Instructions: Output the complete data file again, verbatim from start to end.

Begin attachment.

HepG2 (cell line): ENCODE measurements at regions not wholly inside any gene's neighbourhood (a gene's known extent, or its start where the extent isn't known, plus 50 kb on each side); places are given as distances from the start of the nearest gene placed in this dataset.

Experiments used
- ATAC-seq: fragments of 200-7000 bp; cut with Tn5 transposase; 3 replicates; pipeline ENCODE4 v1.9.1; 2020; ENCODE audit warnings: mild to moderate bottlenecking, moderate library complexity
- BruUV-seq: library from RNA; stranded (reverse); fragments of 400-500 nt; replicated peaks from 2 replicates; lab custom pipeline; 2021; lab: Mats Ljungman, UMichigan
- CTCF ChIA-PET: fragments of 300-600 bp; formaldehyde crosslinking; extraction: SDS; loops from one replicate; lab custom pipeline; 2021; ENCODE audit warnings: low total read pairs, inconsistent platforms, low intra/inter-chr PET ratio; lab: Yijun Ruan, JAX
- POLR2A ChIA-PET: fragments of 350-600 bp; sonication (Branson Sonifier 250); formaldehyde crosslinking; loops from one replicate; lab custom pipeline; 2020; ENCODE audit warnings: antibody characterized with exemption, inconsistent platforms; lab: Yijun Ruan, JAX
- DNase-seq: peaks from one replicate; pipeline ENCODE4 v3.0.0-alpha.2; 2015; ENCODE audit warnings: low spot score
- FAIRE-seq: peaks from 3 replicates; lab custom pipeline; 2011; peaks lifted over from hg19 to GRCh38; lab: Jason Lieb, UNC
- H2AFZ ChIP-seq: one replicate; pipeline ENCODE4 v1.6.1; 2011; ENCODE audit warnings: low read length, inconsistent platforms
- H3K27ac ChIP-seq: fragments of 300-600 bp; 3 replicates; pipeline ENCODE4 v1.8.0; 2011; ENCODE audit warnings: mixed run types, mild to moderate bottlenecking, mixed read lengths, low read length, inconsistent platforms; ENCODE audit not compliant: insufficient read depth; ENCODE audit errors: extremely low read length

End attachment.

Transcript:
HepG2 (cell line): ENCODE measurements at regions not wholly inside any gene's neighbourhood (a gene's known extent, or its start where the extent isn't known, plus 50 kb on each side); places are given as distances from the start of the nearest gene placed in this dataset.

Experiments used
- ATAC-seq: fragments of 200-7000 bp; cut with Tn5 transposase; 3 replicates; pipeline ENCODE4 v1.9.1; 2020; ENCODE audit warnings: mild to moderate bottlenecking, moderate library complexity
- BruUV-seq: library from RNA; stranded (reverse); fragments of 400-500 nt; replicated peaks from 2 replicates; lab custom pipeline; 2021; lab: Mats Ljungman, UMichigan
- CTCF ChIA-PET: fragments of 300-600 bp; formaldehyde crosslinking; extraction: SDS; loops from one replicate; lab custom pipeline; 2021; ENCODE audit warnings: low total read pairs, inconsistent platforms, low intra/inter-chr PET ratio; lab: Yijun Ruan, JAX
- POLR2A ChIA-PET: fragments of 350-600 bp; sonication (Branson Sonifier 250); formaldehyde crosslinking; loops from one replicate; lab custom pipeline; 2020; ENCODE audit warnings: antibody characterized with exemption, inconsistent platforms; lab: Yijun Ruan, JAX
- DNase-seq: peaks from one replicate; pipeline ENCODE4 v3.0.0-alpha.2; 2015; ENCODE audit warnings: low spot score
- FAIRE-seq: peaks from 3 replicates; lab custom pipeline; 2011; peaks lifted over from hg19 to GRCh38; lab: Jason Lieb, UNC
- H2AFZ ChIP-seq: one replicate; pipeline ENCODE4 v1.6.1; 2011; ENCODE audit warnings: low read length, inconsistent platforms
- H3K27ac ChIP-seq: fragments of 300-600 bp; 3 replicates; pipeline ENCODE4 v1.8.0; 2011; ENCODE audit warnings: mixed run types, mild to moderate bottlenecking, mixed read lengths, low read length, inconsistent platforms; ENCODE audit not compliant: insufficient read depth; ENCODE audit errors: extremely low read length